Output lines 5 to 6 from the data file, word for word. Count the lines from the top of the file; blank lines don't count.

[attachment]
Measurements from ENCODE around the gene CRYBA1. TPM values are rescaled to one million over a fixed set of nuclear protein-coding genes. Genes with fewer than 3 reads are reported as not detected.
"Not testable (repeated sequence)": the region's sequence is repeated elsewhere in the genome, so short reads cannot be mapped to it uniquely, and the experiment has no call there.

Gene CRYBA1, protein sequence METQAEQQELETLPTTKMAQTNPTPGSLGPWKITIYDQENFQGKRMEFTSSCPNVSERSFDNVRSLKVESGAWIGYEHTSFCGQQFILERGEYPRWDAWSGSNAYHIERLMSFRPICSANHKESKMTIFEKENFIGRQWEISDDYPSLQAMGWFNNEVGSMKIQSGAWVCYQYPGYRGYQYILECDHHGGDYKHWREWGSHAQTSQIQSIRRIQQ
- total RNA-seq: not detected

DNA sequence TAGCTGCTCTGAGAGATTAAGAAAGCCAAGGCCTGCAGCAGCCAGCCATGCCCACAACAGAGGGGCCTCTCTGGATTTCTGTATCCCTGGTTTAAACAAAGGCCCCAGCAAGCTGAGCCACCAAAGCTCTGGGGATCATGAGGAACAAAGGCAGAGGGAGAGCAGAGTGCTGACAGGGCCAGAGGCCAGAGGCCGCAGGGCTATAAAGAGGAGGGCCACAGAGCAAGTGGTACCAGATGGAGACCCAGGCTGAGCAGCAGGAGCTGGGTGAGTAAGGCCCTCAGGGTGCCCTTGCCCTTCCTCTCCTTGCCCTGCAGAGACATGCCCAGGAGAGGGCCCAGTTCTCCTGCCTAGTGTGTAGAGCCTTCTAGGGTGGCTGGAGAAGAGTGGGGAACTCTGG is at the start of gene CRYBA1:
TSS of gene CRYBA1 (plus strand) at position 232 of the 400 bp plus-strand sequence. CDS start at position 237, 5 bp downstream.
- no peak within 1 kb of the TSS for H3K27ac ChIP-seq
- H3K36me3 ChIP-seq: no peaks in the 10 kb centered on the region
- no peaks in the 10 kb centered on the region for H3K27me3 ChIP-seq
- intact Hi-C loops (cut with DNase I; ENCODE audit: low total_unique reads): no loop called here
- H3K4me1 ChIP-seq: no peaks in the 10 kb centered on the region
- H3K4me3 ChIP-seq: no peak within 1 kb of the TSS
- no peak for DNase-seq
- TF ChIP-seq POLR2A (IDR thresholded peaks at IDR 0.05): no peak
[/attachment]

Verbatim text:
DNA sequence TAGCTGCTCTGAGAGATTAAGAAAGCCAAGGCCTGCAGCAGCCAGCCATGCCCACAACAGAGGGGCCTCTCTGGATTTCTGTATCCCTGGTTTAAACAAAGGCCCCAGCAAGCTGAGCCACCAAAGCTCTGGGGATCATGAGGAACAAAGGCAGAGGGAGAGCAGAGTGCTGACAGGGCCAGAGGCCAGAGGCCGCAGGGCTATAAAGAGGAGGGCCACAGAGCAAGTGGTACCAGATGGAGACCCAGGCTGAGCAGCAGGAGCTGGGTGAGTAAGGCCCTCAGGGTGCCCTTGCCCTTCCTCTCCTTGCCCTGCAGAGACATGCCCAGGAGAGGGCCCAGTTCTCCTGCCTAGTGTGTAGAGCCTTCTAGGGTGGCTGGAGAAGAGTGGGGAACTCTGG is at the start of gene CRYBA1:
TSS of gene CRYBA1 (plus strand) at position 232 of the 400 bp plus-strand sequence. CDS start at position 237, 5 bp downstream.